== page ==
February 18, 2011
Raleigh is beginning to get some notice as a music scene, with lots of action downtown in the pubs and restaurants, but last night the best show in town was Sam Bush and his band, featuring Scott Vestal on banjo at the Progress Energy Center. If you've never seen Bush play, or aren't aware of his legacy, he was among a small group of young musicians in the 1970s who started taking bluegrass out of its hidebound traditions and fusing it with other forms of music. He was part of several highly innovative bands such as Bluegrass Alliance and later New Grass Revival, hanging around with the likes of Bela Fleck, Vince Gill, John Cowan, and Tony Rice, all superstars of the "roots" genre. In his concerts, there are moments of bluegrass music woven into jazz, rock, fusion, reggae and pure country. Stevie Wonder even got in the act through an adaptation. It is a delight to behold, and Scott Vestal was particularly notable in the mix. Joyful Sam Bush is as good on fiddle as he is mandolin, sometimes playing both in the same song. The opening act was a band called Bearfoot, who bears watching for upcoming dates in the area. They were really strong, though more traditional in sound than Bush and his mates.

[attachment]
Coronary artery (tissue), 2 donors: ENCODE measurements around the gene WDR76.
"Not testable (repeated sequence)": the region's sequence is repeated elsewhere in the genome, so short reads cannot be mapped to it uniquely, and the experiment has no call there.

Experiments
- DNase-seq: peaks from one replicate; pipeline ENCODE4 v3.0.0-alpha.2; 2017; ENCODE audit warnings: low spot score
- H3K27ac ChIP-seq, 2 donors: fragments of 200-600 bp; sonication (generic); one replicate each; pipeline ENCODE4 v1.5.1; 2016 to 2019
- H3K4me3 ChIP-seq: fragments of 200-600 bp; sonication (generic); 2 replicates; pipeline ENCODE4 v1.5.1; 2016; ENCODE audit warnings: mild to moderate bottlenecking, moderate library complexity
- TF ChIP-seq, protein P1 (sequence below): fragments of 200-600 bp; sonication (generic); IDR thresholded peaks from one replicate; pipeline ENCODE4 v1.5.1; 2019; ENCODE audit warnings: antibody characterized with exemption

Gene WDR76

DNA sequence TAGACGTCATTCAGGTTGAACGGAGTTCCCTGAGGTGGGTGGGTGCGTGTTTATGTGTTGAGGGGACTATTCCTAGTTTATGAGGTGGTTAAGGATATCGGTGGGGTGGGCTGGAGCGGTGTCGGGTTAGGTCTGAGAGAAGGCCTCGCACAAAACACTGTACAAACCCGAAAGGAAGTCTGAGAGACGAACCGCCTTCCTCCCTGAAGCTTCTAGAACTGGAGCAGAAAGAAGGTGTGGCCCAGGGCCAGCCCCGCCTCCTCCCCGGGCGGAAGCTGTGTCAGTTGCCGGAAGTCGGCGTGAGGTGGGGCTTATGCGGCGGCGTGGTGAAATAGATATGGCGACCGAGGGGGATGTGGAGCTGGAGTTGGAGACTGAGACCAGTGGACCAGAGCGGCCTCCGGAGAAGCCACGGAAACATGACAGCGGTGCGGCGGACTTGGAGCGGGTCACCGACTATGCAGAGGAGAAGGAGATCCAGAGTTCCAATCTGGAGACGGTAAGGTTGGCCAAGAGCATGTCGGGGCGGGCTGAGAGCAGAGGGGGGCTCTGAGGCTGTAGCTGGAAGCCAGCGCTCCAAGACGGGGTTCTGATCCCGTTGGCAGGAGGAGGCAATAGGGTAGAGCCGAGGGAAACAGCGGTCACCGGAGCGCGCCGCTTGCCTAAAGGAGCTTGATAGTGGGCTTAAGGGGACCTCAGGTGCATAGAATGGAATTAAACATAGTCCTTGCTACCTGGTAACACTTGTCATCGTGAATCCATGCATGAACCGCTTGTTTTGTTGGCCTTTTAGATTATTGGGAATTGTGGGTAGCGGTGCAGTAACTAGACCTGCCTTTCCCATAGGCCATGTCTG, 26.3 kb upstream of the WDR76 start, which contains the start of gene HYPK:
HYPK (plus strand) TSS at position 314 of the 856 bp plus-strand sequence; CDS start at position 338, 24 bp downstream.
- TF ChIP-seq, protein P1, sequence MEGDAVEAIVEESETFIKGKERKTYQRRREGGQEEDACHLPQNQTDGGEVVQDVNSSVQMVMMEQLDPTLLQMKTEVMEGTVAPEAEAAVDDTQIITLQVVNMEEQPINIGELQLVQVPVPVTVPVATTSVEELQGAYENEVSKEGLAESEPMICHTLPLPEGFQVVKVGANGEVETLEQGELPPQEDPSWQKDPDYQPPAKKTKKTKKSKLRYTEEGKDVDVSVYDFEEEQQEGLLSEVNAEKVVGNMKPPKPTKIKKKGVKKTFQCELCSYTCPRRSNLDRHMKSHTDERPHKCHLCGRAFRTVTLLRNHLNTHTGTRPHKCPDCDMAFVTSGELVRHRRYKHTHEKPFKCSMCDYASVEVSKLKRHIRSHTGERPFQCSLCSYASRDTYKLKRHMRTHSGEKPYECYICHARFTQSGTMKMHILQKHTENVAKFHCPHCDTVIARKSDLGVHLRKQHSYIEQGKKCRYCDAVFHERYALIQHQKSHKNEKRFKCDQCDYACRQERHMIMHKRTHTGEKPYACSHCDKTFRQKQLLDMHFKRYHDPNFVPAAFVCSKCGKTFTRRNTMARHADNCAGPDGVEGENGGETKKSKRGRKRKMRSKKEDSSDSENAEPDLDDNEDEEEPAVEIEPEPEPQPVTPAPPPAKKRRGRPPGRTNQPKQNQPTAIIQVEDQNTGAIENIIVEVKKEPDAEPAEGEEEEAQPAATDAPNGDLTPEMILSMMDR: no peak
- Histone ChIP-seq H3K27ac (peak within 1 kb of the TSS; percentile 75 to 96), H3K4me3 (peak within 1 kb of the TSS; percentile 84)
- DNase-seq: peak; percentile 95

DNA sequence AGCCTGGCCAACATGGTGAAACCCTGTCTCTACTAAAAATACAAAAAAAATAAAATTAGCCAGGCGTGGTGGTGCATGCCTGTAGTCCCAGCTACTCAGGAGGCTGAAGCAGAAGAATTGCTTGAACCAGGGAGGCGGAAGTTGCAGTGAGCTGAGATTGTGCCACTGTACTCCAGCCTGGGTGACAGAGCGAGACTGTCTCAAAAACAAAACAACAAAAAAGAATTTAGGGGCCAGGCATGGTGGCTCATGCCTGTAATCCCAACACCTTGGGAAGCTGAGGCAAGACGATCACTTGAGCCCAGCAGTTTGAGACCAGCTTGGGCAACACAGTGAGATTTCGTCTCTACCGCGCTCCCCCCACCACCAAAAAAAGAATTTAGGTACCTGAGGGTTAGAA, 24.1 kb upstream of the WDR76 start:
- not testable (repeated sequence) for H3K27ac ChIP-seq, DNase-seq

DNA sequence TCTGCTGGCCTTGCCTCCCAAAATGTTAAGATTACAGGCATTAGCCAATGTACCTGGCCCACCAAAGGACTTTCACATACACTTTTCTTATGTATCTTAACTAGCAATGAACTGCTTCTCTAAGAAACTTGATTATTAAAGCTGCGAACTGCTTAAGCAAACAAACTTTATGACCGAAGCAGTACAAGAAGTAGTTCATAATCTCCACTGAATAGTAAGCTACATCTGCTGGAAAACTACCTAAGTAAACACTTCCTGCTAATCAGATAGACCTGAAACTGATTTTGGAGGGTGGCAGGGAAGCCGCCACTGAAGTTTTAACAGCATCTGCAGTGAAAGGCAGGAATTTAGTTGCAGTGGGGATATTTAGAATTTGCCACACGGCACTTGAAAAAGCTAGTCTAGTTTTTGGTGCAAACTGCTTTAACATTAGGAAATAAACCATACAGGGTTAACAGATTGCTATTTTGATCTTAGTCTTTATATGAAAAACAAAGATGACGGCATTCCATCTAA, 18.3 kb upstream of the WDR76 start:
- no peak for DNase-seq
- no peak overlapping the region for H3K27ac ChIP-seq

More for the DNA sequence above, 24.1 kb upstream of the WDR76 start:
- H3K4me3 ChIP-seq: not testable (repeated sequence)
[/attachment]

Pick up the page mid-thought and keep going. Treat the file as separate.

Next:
During the evening, I also discovered something about the association that produced the show. It is called Pine Cone, and its calling is to preserve, present, and promote traditional music in the Triangle. They produce a series of concerts each year, but also promote other musical "goings on" in the area around Raleigh and as far south as Pittsboro and Sanford. There is a lot of good music locally to choose from, of course, but if you are into this kind of music as a player, or listener, it's worth checking out their web site at www.pinecone.org for more information on their offerings, which include other producers' music dates, jams, sessions, etc. I plan to do just that.